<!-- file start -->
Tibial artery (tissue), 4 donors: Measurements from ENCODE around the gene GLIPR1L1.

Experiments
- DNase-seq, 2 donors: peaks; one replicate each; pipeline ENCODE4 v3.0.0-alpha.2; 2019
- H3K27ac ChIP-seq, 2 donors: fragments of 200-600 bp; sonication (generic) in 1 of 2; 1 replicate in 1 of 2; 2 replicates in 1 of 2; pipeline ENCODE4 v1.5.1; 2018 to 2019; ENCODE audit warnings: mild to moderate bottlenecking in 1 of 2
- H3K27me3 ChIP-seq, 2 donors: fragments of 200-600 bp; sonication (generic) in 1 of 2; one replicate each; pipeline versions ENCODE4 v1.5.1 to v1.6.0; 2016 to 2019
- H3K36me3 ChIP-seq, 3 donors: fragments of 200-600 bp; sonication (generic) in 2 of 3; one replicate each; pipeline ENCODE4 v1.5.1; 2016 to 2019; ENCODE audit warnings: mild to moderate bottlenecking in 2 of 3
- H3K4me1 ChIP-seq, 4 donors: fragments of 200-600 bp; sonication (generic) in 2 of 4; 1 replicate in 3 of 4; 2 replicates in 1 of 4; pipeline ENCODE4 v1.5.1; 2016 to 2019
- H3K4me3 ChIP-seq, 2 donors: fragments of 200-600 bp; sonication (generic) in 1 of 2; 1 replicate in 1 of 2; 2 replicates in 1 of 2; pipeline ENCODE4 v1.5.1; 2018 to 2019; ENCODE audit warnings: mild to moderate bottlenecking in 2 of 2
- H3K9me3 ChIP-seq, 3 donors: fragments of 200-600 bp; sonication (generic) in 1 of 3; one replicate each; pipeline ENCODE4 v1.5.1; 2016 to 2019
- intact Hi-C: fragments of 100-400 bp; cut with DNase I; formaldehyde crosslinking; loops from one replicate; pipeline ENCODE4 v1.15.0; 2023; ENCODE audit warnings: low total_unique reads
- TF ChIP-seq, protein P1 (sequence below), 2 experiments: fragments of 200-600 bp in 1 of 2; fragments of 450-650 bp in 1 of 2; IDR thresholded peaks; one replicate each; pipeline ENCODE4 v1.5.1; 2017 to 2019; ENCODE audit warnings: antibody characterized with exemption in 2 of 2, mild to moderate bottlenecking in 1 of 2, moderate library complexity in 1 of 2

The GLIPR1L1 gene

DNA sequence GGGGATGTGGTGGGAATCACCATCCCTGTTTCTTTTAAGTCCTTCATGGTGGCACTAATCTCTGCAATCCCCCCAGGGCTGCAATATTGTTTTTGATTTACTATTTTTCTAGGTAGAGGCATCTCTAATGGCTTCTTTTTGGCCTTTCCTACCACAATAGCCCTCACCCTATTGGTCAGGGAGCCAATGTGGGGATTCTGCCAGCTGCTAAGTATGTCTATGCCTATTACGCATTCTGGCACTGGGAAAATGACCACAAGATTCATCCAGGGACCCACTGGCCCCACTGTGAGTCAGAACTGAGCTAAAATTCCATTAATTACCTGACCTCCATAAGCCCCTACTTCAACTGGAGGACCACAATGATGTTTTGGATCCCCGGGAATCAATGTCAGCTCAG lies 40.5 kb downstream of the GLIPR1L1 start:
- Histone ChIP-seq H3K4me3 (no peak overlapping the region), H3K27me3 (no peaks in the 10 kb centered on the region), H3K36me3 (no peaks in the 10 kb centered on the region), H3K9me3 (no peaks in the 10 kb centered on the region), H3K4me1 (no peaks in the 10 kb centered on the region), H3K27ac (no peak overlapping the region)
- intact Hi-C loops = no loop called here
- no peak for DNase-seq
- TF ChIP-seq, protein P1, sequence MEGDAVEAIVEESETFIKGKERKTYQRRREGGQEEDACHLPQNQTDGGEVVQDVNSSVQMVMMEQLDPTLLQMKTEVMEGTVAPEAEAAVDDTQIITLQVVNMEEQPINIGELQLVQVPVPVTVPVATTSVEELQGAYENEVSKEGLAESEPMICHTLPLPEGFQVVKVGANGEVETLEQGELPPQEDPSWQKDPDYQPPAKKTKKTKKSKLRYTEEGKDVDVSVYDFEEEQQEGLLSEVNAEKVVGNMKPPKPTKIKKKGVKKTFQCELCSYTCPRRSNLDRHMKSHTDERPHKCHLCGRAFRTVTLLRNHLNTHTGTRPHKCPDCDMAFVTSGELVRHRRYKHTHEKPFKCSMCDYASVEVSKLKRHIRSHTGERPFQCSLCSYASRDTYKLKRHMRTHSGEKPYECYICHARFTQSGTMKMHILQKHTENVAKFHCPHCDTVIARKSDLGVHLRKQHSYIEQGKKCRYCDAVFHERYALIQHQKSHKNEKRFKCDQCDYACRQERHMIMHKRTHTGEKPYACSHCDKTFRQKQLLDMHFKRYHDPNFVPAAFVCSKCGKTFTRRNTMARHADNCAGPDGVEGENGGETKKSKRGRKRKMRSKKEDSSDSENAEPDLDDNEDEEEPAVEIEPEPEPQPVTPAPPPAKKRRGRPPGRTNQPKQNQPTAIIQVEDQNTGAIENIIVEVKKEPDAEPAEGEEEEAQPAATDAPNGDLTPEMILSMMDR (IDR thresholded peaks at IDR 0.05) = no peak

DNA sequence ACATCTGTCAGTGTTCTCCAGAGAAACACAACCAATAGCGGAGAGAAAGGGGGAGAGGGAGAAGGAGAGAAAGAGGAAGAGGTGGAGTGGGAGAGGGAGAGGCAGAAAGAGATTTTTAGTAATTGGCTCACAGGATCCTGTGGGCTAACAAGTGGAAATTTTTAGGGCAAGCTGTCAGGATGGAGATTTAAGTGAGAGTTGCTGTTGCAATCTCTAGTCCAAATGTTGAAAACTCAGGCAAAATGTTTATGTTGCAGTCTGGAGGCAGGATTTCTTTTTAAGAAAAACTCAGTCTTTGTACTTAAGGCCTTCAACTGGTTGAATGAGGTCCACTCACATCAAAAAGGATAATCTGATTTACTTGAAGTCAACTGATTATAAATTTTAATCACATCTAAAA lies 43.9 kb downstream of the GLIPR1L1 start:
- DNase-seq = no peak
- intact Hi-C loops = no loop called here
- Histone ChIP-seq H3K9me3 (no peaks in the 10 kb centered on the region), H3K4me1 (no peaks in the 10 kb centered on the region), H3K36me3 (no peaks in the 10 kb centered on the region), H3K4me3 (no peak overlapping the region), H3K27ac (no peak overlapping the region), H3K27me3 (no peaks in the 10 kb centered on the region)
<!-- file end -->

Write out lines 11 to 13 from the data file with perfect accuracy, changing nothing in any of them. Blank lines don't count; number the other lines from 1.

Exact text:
- TF ChIP-seq, protein P1 (sequence below), 2 experiments: fragments of 200-600 bp in 1 of 2; fragments of 450-650 bp in 1 of 2; IDR thresholded peaks; one replicate each; pipeline ENCODE4 v1.5.1; 2017 to 2019; ENCODE audit warnings: antibody characterized with exemption in 2 of 2, mild to moderate bottlenecking in 1 of 2, moderate library complexity in 1 of 2

The GLIPR1L1 gene

DNA sequence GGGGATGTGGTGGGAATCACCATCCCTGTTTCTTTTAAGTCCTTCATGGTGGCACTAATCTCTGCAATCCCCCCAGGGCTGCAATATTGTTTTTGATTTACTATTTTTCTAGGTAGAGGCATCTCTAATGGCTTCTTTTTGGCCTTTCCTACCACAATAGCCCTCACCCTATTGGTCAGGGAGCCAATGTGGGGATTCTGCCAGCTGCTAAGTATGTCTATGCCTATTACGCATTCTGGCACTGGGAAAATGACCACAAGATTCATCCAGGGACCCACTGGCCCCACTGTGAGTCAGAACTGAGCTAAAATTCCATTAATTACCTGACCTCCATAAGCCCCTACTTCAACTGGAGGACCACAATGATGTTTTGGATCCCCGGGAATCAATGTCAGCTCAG lies 40.5 kb downstream of the GLIPR1L1 start: